Design workshop with Sprytar & Manchester City Council

3 min read

We facilitate different kinds of design workshops at Common Good. Internal, external, in-project, bespoke, one-offs, for events…etc.

Human-centricity design workshops bring participant’s focus back to the primary user. They are ideal for teams who don’t spend a lot of time working together and are in the process of developing a product. The activities for the workshop are cherrypicked from the Common Good 6-week design process and adjusted to the objectives of the organisation(s).

Our latest workshop of this kind was with Manchester City Council and the Sprytar app team. Common Good designers participated and co-facilitated throughout the day, with support from Tom Matthews, product owner, who provided guidance on what the app could and could not do to date. The experts in the room were members from the Park and Open Spaces city council team, who shared insights about use, services, visitors and events.

“Really great session, I particularly enjoyed how fast things moved once I got over the initial shock!”- Kylie Ward, Parks Lead at Manchester City Council

The workshop helped all participants:

  • Park their day-to-day responsibilities and get some perspective on the task at hand.
  • Remember who Sprytar is being designed for.
  • Think beyond the product and remember what people are doing (or trying to do) before and after using Sprytar.
  • Put exciting features to one side and prioritise features that will add value.

To get there, we used four different tools:

1. Behavioural personas. First, we used the knowledge in the room to ask ourselves: who goes to a park in Manchester? We created six clusters of interesting park goers. The clusters to focus on were: ‘families’ and ‘individuals who provide a fitness service’ (yoga teachers for example).

Then we broke up into two small teams and completed a Behavioural Persona template (learn to make one here). We shared the completed personas as a group and added to each other’s work to develop them further. Using dots to highlight which needs and goals were being met by Sprytar, we got a sense of the differences and overlap between a park persona and a Sprytar persona.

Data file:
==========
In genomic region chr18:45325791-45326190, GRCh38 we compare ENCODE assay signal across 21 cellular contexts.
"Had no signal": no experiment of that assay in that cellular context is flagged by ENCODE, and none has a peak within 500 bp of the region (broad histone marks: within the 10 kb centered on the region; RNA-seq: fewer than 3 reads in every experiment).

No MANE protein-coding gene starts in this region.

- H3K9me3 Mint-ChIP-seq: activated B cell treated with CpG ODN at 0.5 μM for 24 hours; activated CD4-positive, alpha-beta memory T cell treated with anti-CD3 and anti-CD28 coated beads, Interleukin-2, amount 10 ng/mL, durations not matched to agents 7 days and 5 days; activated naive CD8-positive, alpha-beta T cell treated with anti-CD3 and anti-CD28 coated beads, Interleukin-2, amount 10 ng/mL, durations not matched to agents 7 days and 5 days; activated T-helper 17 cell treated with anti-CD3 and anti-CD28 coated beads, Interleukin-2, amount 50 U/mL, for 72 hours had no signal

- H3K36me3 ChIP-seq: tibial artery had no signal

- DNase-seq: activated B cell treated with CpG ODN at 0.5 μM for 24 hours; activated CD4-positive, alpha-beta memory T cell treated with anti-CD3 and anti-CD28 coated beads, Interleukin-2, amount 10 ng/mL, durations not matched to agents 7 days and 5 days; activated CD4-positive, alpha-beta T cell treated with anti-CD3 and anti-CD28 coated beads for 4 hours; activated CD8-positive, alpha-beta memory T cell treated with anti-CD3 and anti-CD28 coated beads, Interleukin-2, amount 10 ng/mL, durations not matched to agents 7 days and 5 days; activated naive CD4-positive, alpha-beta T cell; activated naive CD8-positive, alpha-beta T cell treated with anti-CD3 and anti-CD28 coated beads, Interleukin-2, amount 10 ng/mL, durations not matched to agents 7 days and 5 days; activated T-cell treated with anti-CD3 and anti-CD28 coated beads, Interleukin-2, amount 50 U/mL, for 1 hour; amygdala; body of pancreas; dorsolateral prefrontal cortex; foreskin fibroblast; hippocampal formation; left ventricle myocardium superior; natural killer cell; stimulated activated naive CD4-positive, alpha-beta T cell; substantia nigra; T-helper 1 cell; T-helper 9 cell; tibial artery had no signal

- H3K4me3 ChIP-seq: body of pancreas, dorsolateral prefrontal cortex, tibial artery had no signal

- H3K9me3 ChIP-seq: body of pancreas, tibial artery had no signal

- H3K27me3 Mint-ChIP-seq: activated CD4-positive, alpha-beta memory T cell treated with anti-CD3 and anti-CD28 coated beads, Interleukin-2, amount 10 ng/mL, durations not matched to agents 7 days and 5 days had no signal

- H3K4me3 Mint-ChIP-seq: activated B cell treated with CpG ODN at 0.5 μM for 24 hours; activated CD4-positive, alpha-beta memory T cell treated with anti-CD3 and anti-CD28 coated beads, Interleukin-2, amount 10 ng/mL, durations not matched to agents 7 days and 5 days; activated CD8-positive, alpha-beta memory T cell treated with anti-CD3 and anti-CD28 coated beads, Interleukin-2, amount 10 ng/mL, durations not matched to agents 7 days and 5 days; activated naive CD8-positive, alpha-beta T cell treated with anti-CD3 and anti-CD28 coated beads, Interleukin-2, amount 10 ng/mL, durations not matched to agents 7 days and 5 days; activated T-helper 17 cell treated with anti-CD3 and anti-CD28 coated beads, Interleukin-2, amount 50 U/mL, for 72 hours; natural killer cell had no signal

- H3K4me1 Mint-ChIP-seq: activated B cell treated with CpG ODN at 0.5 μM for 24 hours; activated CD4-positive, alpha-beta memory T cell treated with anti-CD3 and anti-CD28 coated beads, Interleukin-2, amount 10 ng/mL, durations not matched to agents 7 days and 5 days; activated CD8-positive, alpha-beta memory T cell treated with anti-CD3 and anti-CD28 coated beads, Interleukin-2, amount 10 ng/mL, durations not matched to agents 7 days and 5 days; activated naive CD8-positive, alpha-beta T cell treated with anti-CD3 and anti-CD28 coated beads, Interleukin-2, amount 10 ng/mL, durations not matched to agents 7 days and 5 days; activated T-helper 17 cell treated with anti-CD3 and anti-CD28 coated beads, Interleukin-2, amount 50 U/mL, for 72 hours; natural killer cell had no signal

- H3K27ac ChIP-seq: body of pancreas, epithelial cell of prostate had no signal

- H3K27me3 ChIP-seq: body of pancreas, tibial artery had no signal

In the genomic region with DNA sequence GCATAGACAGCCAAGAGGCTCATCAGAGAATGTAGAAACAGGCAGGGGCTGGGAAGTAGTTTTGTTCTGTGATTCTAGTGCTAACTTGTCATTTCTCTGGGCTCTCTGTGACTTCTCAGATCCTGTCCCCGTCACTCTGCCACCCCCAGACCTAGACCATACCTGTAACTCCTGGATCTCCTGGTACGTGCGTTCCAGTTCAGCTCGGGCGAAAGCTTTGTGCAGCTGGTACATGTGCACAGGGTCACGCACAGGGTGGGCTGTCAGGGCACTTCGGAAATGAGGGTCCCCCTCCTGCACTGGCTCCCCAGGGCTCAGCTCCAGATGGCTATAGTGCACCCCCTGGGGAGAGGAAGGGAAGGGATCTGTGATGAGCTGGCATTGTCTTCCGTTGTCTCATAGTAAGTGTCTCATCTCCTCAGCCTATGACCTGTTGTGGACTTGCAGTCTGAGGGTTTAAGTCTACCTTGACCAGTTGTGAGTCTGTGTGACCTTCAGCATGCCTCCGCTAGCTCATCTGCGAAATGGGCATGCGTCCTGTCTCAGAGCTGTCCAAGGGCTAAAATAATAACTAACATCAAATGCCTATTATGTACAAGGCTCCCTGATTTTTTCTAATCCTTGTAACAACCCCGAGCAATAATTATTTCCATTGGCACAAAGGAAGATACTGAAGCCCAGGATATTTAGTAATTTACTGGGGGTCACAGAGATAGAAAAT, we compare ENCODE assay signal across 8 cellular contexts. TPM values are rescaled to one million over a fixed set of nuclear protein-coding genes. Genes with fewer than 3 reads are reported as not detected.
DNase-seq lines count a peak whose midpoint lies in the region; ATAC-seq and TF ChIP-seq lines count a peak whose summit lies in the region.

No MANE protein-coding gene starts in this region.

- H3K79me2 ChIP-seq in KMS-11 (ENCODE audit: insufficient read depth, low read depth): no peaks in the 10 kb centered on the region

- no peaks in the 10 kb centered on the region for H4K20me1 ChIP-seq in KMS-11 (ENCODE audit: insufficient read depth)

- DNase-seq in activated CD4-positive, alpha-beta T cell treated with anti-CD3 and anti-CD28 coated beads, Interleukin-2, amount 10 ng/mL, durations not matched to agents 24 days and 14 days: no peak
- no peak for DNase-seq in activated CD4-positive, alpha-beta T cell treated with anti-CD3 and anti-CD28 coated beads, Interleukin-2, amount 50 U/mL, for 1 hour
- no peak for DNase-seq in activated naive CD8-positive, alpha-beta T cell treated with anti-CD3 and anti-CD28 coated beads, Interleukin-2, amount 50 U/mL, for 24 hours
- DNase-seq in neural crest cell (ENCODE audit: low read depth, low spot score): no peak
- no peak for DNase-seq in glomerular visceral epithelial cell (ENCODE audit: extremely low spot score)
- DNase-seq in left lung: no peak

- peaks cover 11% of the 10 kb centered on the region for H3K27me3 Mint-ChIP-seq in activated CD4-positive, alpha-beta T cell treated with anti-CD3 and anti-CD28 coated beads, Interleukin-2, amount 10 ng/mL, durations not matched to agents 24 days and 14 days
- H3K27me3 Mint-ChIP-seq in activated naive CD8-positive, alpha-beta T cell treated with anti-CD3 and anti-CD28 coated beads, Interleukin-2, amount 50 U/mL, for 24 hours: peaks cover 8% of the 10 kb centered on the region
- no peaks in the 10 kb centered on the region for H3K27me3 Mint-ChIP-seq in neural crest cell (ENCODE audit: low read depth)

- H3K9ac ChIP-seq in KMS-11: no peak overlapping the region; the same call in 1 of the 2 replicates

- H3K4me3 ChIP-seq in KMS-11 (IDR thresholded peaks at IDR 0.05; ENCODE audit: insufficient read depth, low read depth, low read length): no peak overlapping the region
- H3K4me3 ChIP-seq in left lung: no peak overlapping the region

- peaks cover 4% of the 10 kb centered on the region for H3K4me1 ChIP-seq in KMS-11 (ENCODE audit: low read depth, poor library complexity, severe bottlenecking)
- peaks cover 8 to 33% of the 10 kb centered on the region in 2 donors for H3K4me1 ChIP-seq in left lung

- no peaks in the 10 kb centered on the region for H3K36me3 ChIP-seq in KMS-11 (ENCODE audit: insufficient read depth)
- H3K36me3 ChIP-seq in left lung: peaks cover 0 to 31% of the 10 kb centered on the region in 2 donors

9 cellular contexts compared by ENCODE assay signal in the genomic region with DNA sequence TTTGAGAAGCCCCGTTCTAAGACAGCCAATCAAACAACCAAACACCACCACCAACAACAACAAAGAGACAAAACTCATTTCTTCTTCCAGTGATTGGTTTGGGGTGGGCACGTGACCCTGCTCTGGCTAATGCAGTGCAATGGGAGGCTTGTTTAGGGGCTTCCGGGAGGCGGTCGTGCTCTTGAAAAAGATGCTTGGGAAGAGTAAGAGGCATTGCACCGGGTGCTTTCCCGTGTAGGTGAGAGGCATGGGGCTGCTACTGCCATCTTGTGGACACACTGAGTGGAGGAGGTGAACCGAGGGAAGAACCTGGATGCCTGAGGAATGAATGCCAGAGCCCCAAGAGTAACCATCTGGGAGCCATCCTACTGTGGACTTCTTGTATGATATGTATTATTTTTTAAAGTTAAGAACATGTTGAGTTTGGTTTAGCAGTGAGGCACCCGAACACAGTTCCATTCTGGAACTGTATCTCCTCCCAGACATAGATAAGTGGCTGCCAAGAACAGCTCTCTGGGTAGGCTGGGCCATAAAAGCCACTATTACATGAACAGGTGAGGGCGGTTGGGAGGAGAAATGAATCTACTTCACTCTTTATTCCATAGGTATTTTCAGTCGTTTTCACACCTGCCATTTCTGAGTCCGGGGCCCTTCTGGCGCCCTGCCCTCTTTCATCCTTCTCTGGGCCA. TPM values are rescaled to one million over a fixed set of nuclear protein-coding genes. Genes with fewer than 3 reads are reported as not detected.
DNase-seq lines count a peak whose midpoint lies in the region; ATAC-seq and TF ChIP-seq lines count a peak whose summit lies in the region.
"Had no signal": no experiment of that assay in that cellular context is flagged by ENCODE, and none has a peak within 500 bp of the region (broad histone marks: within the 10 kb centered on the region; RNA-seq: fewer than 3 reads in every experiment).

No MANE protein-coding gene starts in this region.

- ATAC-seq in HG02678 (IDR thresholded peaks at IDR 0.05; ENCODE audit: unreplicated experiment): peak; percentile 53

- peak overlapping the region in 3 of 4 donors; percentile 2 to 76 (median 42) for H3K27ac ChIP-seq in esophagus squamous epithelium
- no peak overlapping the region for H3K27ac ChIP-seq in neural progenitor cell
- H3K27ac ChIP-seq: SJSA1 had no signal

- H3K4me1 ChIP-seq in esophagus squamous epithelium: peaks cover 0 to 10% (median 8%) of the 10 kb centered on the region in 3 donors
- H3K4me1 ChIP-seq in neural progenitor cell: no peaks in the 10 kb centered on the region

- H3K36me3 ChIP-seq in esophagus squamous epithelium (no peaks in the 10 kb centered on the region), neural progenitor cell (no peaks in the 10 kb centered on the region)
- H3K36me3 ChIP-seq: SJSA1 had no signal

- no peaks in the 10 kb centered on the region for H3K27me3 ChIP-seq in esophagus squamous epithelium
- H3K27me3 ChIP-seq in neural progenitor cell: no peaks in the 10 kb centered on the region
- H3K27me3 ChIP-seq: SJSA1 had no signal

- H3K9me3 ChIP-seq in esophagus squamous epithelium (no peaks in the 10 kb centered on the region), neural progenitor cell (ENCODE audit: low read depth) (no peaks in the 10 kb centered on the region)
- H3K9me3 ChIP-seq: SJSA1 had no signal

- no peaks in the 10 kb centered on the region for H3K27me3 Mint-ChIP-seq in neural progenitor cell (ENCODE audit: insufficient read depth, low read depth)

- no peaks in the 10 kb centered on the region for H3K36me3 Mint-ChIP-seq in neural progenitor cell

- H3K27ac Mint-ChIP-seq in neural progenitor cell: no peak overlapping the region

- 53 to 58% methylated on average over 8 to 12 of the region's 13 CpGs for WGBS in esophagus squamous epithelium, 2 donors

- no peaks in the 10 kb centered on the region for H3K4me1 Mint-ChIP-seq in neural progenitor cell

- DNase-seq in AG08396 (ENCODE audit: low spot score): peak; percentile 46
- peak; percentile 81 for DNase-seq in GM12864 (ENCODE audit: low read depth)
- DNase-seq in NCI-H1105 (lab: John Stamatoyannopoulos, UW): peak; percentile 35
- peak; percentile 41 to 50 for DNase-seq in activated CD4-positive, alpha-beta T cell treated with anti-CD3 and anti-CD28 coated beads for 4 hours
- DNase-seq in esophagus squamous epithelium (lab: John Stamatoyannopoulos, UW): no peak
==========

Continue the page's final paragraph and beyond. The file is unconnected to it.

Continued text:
2. Claire Menk’s Foundational Research Framework. As her blog brilliantly explains, brings together attitude, situation and experience in one place. In our version of the model, we layered the Family Behavioural Persona, the Jobs to Be Done and the experience (feelings) they went through. The resulting map showed how much stress there is before visiting the park and how important timing is when asking for feedback on the app.

3. A priority leaderboard. On the board, we listed the app features we wanted to move forward with (and the new ones that came up), the assumptions behind it, whether or not a test had been done and whether it met a primary persona need or not.

4. ‘Now, Next, Future’ prioritisation columns, helped us quickly layout our options and discuss next steps. The trick to this exercise is to have an assertive facilitation tone, so there is little overthinking.

Tools and objectives would not work without empathetic facilitation. To ensure everyone felt comfortable, we spent time introducing ourselves at the beginning of the day. We also reminded everyone that there is no wrong or right and kept the tone informal but productive.

The outputs of the workshop included a backlog of priorities for the developers, and the discovery of new tools and ways of working for everyone moving forward. Everyone was amazed at the value that a workshop could bring for all.

To close the day, we checked-out and shared what we took away from the session — how we felt after such a fast-paced experience. The biggest learning was how bringing all stakeholders together could quickly create a shared common goal and language around the design and vision of the product.